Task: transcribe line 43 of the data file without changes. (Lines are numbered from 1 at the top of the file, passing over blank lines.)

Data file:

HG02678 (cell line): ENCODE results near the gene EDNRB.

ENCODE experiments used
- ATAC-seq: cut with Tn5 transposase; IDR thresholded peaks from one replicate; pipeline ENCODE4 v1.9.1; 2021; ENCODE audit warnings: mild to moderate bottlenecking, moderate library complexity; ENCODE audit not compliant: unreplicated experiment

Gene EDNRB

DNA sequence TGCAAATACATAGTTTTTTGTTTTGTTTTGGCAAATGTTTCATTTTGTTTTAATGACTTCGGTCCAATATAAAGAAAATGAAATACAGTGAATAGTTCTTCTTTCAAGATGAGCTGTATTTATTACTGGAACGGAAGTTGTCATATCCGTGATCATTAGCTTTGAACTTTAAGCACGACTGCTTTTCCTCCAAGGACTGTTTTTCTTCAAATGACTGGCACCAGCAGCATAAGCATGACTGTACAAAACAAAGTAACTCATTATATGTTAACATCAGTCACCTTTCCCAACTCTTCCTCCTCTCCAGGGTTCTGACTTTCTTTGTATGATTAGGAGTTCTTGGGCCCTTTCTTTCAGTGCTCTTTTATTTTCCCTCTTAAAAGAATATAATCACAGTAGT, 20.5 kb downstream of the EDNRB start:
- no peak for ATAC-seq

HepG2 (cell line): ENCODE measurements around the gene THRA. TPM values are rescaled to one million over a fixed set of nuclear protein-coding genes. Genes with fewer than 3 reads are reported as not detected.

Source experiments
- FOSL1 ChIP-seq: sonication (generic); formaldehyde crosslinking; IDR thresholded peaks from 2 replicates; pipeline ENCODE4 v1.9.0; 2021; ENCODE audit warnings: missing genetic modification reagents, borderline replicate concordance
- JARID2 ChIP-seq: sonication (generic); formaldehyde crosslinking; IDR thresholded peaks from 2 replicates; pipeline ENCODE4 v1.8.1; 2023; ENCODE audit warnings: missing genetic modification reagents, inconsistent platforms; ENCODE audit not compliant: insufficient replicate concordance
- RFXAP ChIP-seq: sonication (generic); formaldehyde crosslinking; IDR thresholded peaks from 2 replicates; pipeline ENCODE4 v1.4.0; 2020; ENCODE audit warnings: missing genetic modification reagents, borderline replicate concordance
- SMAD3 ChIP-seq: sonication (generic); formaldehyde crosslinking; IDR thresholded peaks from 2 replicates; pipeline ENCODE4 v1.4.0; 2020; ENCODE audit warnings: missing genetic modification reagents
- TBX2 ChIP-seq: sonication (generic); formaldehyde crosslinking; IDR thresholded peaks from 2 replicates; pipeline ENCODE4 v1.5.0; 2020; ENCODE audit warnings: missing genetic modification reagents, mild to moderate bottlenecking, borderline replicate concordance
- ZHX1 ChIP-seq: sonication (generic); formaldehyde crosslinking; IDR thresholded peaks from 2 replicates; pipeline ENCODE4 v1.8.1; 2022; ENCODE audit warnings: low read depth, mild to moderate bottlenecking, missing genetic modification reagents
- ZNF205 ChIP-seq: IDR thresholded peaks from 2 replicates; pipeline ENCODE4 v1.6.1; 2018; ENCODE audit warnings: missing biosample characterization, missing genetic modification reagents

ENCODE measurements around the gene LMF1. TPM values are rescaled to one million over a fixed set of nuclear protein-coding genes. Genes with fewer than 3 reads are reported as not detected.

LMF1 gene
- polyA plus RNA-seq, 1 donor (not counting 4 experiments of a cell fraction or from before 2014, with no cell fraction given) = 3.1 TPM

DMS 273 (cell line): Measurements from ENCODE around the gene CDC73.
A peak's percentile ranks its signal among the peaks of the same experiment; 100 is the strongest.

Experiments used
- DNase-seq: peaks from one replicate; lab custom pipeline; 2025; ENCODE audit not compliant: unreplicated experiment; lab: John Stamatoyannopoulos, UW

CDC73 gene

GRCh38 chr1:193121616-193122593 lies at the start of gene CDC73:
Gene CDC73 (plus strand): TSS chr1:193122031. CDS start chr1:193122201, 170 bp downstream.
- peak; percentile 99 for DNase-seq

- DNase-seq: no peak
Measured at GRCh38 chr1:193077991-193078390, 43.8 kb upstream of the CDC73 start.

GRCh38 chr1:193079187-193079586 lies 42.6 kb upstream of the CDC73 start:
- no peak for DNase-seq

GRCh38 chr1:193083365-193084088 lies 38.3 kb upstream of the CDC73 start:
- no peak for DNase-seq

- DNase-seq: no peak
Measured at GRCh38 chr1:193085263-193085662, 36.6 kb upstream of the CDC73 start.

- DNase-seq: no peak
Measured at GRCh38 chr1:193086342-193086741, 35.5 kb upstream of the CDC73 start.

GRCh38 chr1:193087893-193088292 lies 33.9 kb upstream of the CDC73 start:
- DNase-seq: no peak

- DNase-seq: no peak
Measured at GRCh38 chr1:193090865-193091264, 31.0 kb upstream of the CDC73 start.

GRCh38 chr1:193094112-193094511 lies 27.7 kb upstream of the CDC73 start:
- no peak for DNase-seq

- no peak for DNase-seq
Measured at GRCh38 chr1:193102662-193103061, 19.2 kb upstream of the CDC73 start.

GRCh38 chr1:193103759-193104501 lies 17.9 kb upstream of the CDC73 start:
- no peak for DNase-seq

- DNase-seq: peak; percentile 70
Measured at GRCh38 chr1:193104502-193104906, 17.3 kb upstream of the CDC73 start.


- no peak for DNase-seq